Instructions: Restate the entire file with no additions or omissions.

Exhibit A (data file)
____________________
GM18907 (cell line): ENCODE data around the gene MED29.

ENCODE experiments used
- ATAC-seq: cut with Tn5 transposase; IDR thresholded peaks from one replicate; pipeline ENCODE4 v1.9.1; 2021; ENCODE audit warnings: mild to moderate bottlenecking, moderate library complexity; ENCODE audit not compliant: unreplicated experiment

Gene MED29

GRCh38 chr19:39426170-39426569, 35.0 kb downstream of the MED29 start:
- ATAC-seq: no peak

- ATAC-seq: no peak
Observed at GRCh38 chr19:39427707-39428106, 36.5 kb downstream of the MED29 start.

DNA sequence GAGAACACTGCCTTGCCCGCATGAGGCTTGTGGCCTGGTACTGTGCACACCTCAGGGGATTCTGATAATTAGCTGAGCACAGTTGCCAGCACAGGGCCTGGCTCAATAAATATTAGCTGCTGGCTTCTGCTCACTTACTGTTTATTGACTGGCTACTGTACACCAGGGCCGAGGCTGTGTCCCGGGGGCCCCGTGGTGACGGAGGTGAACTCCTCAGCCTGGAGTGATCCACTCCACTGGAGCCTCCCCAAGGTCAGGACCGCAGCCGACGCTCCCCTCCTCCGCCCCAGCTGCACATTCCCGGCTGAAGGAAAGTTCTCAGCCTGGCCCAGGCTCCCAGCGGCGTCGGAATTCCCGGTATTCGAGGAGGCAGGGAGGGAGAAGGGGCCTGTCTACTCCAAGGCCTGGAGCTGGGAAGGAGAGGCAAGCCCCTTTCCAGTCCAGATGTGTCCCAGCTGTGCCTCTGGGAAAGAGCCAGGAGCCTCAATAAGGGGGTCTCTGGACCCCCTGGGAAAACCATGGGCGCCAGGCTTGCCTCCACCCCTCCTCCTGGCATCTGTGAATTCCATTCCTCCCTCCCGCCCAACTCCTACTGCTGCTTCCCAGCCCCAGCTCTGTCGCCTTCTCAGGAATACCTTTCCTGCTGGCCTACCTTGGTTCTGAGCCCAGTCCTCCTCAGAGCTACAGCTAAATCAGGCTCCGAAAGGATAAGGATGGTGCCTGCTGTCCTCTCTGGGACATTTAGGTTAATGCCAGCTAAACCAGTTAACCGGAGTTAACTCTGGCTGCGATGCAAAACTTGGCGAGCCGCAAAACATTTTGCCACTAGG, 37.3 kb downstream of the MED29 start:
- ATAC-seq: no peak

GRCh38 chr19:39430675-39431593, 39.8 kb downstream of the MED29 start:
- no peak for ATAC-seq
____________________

GM18907 (cell line): ENCODE data around the gene MED29.

ENCODE experiments used
- ATAC-seq: cut with Tn5 transposase; IDR thresholded peaks from one replicate; pipeline ENCODE4 v1.9.1; 2021; ENCODE audit warnings: mild to moderate bottlenecking, moderate library complexity; ENCODE audit not compliant: unreplicated experiment

Gene MED29

GRCh38 chr19:39426170-39426569, 35.0 kb downstream of the MED29 start:
- ATAC-seq: no peak

- ATAC-seq: no peak
Observed at GRCh38 chr19:39427707-39428106, 36.5 kb downstream of the MED29 start.

DNA sequence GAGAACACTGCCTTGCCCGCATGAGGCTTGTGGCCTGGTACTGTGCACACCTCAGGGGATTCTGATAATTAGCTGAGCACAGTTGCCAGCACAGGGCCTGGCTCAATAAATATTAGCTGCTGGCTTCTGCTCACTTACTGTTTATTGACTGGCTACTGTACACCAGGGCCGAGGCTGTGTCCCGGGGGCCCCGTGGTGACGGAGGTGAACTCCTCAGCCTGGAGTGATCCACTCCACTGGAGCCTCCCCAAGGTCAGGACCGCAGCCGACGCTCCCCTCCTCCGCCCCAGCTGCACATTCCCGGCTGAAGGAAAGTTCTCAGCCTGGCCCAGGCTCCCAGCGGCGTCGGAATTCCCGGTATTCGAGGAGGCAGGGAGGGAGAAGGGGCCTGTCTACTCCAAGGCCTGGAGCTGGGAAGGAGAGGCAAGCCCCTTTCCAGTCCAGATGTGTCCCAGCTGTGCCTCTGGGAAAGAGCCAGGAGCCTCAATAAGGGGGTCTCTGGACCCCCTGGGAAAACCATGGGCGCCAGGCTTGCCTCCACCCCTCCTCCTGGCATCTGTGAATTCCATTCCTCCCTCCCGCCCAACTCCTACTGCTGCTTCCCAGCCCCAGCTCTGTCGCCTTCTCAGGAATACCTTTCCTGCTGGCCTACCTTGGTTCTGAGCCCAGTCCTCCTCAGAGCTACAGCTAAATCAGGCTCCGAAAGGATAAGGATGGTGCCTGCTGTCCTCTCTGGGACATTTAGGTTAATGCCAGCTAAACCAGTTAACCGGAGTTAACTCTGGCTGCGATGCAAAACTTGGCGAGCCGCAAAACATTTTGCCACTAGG, 37.3 kb downstream of the MED29 start:
- ATAC-seq: no peak

GRCh38 chr19:39430675-39431593, 39.8 kb downstream of the MED29 start:
- no peak for ATAC-seq